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Capitol Police officer Goodman says mob on January 6 looked like ‘something out of medieval times’ at trial of man who carried Confederate flag

<i>Mike Theiler/Reuters</i><br/>Kevin Seefried carries a Confederate battle flag on the second floor of the U.S. Capitol on January 6
Mike Theiler/Reuters
Kevin Seefried carries a Confederate battle flag on the second floor of the U.S. Capitol on January 6

By Ellie Kaufman

Officer Eugene Goodman, the US Capitol Police officer who led the mob of protesters away from the Senate chamber on January 6, 2021, as senators and then-Vice President Mike Pence were evacuating, testified on Monday that the mob breaching the Capitol and breaking into the lower levels of the building “looked like something out of medieval times.”

Goodman described in court the scene at the western front of the Capitol, where rioters first breached the Capitol and “where you see one huge force clashing with the other.” Goodman said police officers were trying to keep rioters at bay, while the massive mob stormed the building from the National Mall.

Goodman is testifying in the trial of Kevin Seefried and his son, Hunter Seefried, who are charged in connection with Capitol attack. Both men are charged with five counts, including obstruction of an official proceeding and aiding and abetting, entering or remaining in a restricted building, disorderly or disruptive conduct in a restricted building, disorderly or disruptive conduct in a Capitol building and parading, demonstrating, or picketing in a Capitol building.

Images of Kevin Seefried carrying the Confederate flag, which is seen as a symbol of hate and racism to many, through the halls of the Capitol became a searing image from that day. The Confederate flag has never been displayed inside the US Capitol building.

Kevin Seefried told the FBI he had brought the Confederate flag with him to Washington from his home in Delaware, where he normally displays it outside, according to court papers..

Prosecutors say the Seefrieds were part of the mob that Goodman led away from the Senate chamber after the group entered the building on the first floor, breaking windows to force their way in.

Hunter Seefried’s defense attorney argued in opening statements that Seefried was not guilty of some of the charges because he wasn’t aware that the certification of the election results was occurring at the Capitol on that day.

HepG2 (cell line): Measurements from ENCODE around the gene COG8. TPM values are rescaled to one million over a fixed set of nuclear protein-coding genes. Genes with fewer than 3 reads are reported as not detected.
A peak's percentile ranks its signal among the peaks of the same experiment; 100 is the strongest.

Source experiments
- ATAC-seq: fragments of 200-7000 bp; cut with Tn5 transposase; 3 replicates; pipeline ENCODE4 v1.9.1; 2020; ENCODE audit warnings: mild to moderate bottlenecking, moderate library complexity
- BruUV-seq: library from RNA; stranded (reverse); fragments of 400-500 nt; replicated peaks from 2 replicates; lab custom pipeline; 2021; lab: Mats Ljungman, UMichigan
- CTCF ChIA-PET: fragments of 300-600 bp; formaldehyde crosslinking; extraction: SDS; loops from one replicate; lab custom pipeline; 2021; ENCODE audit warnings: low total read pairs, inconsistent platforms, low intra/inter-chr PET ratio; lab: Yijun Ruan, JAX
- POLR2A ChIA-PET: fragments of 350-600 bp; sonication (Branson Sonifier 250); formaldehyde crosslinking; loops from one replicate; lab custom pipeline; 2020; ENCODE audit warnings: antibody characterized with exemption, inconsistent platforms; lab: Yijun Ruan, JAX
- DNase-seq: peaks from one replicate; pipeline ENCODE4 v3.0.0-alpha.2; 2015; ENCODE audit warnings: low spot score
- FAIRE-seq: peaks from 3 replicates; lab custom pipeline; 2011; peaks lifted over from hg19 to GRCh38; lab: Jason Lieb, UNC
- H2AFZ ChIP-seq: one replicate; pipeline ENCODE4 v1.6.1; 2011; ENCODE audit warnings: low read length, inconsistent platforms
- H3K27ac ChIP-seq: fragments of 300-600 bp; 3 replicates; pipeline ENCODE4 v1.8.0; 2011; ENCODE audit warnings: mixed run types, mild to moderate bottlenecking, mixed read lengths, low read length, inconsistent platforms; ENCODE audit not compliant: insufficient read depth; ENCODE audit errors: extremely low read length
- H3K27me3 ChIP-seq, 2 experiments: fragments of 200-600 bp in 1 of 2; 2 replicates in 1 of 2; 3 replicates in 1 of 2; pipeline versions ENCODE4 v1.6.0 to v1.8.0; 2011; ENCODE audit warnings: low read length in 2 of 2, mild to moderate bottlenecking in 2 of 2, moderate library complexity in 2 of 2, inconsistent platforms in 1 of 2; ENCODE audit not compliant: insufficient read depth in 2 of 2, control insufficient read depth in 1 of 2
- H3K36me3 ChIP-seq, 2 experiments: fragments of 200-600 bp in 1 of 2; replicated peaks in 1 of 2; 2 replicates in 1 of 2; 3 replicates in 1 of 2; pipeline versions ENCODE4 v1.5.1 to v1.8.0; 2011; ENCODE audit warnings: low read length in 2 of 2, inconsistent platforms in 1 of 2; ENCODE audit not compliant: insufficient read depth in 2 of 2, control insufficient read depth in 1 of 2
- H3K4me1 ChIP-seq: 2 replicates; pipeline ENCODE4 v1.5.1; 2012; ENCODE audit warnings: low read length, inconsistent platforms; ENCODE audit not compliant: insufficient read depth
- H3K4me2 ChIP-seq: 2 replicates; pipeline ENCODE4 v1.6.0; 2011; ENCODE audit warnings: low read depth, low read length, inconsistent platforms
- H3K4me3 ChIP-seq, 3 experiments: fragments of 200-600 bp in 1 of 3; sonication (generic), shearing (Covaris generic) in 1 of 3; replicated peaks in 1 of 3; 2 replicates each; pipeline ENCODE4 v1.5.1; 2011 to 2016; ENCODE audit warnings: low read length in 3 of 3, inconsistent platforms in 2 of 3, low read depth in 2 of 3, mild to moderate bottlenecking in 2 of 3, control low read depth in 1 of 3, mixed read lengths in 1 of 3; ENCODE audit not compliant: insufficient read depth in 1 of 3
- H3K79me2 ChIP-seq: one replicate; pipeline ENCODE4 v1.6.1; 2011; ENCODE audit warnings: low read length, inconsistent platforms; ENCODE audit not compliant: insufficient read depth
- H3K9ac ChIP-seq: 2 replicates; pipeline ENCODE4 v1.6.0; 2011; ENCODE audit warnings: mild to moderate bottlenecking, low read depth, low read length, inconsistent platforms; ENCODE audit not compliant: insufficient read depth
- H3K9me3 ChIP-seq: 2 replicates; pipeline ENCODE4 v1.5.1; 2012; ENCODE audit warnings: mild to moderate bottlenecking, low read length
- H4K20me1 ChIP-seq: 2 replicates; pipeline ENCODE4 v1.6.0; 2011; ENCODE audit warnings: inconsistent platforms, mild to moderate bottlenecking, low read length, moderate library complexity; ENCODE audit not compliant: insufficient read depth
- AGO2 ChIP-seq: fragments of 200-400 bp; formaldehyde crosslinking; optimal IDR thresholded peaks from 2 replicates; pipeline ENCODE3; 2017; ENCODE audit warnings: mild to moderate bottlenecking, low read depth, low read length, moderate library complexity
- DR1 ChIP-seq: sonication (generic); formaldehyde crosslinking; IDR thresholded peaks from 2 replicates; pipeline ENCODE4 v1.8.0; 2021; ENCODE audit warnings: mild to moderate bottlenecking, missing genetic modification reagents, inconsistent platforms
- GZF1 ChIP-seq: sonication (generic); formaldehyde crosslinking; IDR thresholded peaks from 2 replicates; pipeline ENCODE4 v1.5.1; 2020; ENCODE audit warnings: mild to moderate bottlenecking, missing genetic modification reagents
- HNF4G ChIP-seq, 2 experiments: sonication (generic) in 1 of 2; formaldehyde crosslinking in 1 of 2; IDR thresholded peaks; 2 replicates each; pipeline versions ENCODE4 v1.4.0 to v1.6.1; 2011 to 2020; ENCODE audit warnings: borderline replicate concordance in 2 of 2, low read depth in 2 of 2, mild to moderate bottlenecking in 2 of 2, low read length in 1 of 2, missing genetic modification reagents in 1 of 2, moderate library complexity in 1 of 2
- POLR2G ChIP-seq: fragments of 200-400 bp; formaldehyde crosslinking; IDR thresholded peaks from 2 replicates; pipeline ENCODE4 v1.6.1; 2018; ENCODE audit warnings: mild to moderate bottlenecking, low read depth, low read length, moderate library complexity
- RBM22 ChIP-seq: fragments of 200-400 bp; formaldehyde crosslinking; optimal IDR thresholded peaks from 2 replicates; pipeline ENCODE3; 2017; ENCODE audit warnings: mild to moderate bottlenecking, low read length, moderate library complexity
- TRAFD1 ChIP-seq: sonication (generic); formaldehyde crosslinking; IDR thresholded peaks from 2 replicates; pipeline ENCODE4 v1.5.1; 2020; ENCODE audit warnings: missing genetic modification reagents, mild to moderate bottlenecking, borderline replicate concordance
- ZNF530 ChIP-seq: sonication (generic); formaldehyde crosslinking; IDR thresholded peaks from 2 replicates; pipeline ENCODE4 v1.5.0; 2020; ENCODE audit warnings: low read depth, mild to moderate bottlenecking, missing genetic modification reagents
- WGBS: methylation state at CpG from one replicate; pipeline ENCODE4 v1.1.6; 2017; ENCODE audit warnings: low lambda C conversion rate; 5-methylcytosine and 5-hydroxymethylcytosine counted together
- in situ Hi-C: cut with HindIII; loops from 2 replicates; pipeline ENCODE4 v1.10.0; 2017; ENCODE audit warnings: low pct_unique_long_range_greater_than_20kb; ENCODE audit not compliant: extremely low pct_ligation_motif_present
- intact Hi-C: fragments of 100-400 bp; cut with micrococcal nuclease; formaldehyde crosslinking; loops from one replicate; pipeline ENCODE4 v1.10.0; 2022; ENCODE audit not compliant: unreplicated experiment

Goodman describes his experience leading rioters away from Senate chamber

Goodman testified that he interacted with Kevin Seefried directly on the first floor. Seefried used the base of the flagpole to jab towards Goodman and try to push him back.

“I approach him. I tell him ‘you need to leave,'” Goodman said in court. Seefried then “uses the base of his pole to create space,” between Goodman and Seefried, the officer said.

During this initial encounter on the first floor, Seefried “was saying things like F*** you, I’m not leaving, where are the members at, where are they counting the votes,” Goodman said.

After Seefried jabbed at Goodman “three to four times” with the base of his flagpole, Goodman said he stood his ground and Seefried eventually fell back to rejoin the mob group.

The mob then advanced on Goodman, he said. Goodman led them up the stairs from the first to the second floor on the Senate side of the Capitol. Goodman said he was worried about the mob heading towards the Republican entrance to the Senate chamber, near the elevator bank on the second floor, and through the corridor that includes Pence’s staff and ceremonial offices.

Before confronting the mob on the first floor, Goodman passed Sen. Mitt Romney, a Republican from Utah, and he saw police officers in front of the Senate chamber entrance and the vice president’s staff office, he said.

Goodman was out of pepper spray at this point in the day because he had used it all during the earlier fight as rioters breached the western front of the Capitol, where he assisted police officers in trying to hold the line before returning inside the building to regroup.

Once inside, he heard the Senate side of the Capitol had been breached over the radio. He was carrying a firearm and a police baton at the time, he said.

Goodman led the mob away from the Senate chamber into a hallway colloquially known as the Ohio Clock corridor on the second floor. There, other police officers met him and backed him up to control the mob, he said. Goodman and the other police officers were telling the rioters to leave, but they disobeyed police orders and remained in the building.

The rioters were saying things like, “This is our America, you guys need to be on our side, where are they counting the votes at,” Goodman said in court.

“I just remember the entire time telling them they need to leave,” Goodman said.

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CNN’s Kristin Wilson contributed to this report.

Article Topic Follows: CNN - US Politics

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